If You Can't Forgive, You Can't Dance
In this way, forgiveness is truly revolutionary. It releases the pain of the past so you are free to live in the present. It changes fear and hate into love and acceptance, just as an oyster uses the irritation from a grain of sand to produce the beauty of a pearl. It enables you to live with kindness and care.
You can develop forgiveness for yourself or another. You may want to meditate on just one of these areas when you do this practice. Find a comfortable place to sit and settle your attention on your breathing.
- Focus on memories, feelings or issues you have not forgiven yourself for. Simply observe—without attachment. Hold yourself with care and tenderness, inviting forgiveness. Silently keep repeating: "I forgive myself, for my words and actions, intentional or unintentional, I forgive myself. May I be peaceful and filled with loving kindness." Keep breathing, letting the breath open and soften your heart.
- Now focus on one person you wish to forgive. Breathe out any resistance or anger, and breathe in forgiveness and gentleness. Silently keep repeating: "I forgive you, for your words and actions, intentional or unintentional, I forgive you. May you be peaceful and filled with loving kindness." Be gentle with yourself. Do not get sidetracked by the details of what happened. Let go of the story and breathe in forgiveness.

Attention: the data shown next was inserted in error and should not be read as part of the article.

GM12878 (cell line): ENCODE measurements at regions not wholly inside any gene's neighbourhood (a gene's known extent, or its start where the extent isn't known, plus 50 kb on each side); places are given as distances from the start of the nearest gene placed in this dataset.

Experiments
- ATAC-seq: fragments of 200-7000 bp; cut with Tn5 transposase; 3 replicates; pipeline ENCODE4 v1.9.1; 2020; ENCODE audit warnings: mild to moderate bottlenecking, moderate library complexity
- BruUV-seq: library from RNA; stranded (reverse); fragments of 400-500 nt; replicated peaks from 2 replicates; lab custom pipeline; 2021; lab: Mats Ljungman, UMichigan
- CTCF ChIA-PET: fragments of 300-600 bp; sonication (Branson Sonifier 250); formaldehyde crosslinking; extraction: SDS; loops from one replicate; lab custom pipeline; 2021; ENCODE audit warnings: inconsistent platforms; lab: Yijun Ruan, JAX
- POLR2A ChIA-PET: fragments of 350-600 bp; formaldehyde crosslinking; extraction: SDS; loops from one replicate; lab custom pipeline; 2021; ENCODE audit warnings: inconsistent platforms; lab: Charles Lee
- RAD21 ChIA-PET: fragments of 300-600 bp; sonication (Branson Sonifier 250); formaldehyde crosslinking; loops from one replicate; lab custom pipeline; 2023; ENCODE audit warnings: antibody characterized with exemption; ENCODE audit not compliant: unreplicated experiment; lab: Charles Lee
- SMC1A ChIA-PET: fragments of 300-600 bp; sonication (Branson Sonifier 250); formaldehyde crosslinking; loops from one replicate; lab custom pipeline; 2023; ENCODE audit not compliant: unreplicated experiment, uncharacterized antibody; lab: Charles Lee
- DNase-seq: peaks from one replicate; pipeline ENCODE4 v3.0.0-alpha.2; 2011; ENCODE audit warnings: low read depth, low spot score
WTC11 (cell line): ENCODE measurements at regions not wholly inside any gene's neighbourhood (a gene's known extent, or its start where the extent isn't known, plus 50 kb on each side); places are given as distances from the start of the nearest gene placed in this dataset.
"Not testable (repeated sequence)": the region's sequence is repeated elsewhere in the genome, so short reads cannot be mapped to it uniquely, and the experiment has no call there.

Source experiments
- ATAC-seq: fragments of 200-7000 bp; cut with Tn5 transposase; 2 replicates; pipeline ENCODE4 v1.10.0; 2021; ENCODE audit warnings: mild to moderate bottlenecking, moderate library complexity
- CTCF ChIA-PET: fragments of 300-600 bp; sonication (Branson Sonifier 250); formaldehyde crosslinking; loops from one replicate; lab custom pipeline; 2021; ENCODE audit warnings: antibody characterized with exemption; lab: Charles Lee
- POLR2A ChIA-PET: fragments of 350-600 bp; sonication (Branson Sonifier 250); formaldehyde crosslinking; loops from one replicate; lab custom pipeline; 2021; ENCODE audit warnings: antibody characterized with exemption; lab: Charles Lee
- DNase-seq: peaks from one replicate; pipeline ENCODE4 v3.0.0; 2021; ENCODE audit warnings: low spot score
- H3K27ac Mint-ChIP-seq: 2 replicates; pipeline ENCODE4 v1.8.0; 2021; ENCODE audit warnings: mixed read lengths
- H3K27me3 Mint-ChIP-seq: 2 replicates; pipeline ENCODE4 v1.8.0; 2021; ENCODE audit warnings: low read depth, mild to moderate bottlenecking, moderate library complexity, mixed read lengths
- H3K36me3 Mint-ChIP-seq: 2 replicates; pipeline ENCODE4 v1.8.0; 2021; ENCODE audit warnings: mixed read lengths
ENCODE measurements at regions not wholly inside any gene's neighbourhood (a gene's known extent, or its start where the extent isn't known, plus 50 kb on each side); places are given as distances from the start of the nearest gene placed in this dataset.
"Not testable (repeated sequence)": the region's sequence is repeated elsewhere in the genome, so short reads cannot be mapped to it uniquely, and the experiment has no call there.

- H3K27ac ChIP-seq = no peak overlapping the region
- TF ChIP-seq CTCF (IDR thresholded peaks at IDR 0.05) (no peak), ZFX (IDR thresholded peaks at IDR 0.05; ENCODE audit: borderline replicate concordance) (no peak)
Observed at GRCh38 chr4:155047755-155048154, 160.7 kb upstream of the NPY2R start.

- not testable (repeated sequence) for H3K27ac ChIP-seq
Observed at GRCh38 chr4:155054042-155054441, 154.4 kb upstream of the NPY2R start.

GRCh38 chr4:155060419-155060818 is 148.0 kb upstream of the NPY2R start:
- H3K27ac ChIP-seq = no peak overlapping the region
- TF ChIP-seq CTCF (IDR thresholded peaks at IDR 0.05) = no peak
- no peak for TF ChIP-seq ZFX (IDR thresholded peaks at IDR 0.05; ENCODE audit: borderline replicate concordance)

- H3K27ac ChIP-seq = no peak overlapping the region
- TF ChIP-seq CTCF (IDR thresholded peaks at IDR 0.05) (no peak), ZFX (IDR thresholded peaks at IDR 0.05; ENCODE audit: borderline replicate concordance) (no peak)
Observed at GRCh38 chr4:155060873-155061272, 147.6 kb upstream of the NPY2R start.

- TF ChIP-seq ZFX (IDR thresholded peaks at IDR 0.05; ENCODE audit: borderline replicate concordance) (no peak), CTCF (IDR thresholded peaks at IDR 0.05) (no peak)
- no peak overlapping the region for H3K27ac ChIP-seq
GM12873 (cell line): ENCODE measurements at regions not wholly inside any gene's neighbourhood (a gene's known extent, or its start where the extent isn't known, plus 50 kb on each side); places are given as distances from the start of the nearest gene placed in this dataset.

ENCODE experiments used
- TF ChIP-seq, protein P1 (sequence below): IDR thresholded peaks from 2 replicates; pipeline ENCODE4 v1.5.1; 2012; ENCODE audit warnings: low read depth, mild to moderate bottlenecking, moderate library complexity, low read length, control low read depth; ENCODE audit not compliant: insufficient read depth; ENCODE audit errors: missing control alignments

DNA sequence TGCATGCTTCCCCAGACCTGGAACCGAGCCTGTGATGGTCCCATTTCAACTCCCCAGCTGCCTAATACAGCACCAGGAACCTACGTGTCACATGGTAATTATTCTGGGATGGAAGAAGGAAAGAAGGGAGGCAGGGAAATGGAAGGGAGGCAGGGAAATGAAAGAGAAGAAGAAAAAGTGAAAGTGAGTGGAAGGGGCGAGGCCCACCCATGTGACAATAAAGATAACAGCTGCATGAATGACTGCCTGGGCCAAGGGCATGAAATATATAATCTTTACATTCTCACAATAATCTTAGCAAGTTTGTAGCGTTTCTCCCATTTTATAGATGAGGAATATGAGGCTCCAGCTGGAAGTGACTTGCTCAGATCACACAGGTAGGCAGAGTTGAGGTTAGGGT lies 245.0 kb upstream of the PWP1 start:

Ed and Deb Shapiro are the authors of Be The Change, How Meditation Can Transform You and the World. They are featured weekly contributors to Oprah.com, HuffingtonPost.com and Care2.com. Ed and Deb write Sprint's The Daily CHILLOUT inspirational text messages. They have three meditation CDs: Metta: Loving Kindness and Forgiveness, Samadhi: Breath Awareness and Insight and Yoga Nidra: Inner Conscious Relaxation. Deb is also the author of the best-selling book Your Body Speaks Your Mind, winner of the 2007 Visionary Book Award.
Keep Reading More from Ed and Deb Shapiro:
Why being in your heart is better than in your head
Unhook yourself from negativity
How your attitude can determine your life